As our schools shift away from knowledge attainment as an end goal and towards developing student skills and dispositions, I’ve been reminded as a newbie how important knowing things is to being effective. I reckon you can have all the skills in the world as a leader and an attitude that aligns very well with the culture of the school, but if you don’t know people’s names, or the backstory on different issues, or lack a feeling for whether or not the protest down the road is a big deal or not, your effectiveness is seriously limited. Lack of knowledge is like a performance ceiling.
So, as a leader in transition, soak up contextual knowledge. One way I did this was to create an entry plan, and one feature of it was to meet with close to 100 people and simply ask questions about the school. I learned so much – and I still don’t know where I found the time to do it – but it was hugely important and, like the point above, also signalled something about the culture. Furthermore, and related to knowledge about the organization, is the importance of developing relationships with others, as you can’t understand the community unless you grasp all the formal and informal connections that hold it together.
‘The only way to make sense out of change is to plunge into it, move with it and enjoy the dance” Alan Watts
Related to the idea of gaining knowledge, quite a few people advised me to wait to make any changes until at least three months into the job. The premise being that only after a certain amount of time can one understand the context well enough to implement changes wisely. This is good advice in a perfect world, but chances are there are decisions that require immediate attention, and you can bet that people have been waiting for you to arrive to make decisions. It probably won’t be possible to delay all decisions, so you need a strategy in place to prioritize things and manage expectations. Delay the wrong things, or make inappropriate decisions too soon, and you will create frustration and erode trust.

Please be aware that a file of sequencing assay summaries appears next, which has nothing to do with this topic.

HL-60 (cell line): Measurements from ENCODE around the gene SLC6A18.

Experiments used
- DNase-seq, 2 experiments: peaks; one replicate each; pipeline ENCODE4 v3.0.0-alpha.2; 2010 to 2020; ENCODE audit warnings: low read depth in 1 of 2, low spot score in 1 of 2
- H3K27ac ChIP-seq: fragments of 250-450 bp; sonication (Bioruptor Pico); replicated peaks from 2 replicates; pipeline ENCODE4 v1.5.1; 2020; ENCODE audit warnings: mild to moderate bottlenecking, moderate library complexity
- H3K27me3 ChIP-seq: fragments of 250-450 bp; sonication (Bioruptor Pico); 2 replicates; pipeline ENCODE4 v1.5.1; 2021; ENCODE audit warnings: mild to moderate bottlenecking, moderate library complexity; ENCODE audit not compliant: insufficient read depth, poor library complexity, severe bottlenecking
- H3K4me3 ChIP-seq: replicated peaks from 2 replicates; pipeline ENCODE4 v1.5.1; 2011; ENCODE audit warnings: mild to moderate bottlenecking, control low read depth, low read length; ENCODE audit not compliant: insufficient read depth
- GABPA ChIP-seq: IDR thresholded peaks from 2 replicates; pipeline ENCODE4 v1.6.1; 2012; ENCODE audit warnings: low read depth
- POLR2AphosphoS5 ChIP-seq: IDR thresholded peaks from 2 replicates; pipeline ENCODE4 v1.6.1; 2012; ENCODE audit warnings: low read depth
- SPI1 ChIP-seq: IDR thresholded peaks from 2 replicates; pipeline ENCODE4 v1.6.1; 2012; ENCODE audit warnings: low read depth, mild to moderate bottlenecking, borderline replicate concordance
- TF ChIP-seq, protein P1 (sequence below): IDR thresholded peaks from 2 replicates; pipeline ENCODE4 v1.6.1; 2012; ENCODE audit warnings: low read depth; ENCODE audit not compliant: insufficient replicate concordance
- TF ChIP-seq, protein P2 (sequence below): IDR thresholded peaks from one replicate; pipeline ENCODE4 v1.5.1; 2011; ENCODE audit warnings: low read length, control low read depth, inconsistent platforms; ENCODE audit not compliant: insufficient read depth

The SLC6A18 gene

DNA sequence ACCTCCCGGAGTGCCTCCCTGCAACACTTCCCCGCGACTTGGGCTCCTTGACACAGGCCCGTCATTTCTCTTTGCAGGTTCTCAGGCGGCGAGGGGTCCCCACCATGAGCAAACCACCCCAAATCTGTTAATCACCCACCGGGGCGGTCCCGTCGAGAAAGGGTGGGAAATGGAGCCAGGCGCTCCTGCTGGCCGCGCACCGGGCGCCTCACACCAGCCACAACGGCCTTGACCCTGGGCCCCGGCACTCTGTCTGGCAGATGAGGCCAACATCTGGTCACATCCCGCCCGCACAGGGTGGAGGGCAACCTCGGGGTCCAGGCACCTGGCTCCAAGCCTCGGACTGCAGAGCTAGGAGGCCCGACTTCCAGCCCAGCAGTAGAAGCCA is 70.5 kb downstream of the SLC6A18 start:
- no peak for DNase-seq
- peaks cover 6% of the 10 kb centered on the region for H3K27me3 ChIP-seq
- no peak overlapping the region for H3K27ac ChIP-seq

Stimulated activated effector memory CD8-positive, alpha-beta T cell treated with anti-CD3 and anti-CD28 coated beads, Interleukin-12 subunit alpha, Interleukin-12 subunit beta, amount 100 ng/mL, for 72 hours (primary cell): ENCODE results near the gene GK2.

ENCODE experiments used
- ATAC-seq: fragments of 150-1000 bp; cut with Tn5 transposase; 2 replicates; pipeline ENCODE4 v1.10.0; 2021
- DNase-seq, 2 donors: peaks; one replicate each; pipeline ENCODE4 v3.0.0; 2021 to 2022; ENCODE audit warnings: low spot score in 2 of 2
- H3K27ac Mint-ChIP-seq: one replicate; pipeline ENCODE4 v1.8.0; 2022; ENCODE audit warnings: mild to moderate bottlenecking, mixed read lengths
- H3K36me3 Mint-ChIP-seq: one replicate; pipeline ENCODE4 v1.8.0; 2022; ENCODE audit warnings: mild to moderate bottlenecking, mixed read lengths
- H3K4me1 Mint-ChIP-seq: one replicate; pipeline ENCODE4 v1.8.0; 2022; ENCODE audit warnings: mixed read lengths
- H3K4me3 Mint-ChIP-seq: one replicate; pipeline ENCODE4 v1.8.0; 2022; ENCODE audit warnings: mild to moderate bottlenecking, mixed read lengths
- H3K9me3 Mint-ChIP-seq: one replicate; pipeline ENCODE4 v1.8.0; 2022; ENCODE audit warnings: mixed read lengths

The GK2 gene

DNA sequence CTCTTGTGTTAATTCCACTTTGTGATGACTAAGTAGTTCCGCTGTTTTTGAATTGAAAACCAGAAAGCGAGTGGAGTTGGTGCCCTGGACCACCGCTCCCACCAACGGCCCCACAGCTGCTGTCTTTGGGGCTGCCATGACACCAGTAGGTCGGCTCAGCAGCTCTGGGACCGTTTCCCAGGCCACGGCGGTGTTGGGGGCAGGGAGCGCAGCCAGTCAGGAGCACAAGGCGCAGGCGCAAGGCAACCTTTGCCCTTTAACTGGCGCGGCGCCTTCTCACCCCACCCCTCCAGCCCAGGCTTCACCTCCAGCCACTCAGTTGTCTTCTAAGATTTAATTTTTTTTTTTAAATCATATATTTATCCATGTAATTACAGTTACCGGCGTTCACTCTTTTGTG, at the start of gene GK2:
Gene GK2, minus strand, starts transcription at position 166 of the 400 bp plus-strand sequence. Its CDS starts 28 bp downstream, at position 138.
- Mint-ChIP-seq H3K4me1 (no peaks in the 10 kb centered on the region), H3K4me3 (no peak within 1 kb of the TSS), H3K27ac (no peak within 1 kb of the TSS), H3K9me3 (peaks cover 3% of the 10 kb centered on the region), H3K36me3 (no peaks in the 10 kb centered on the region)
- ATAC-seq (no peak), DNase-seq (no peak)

So here is my advice: as you are soaking up knowledge, figure out which decisions can be delayed and which need to be fast tracked. Communicate your thinking about the timing of decisions, and allow for feedback as this can provide more input and help you determine who is providing you with the best advice. Put aside as many decisions as possible, and then invest your time and energy into understanding the implications and backstories for the decisions you need to make soon. It sounds so simple to write, but of course this is impossible to “get right” completely.
I am a long way off from being an expert on the topic, but it has been an amazing learning journey for me. These four points are lessons that one can always strive to get better at and learn more about. But there is one thing I know for sure now: it is possible to leave one amazing place and step into another one, and I wasn’t so sure about this before I made the move. “Life is one big transition” and I think it is these transitions that help make our lives as international educators such rich ones.
You’ve just read the inaugural guest blog in our Learn[ed]Voices series. So what did you think? Do you agree with James’ 4 points? Have you faced difficult transitions in your role? Share your thoughts in the comments below and don’t forget to rate this post out of 5 stars at the top of the post. Also check out The Leadership Project interview James’ granted us a few years back when he was still at YIS.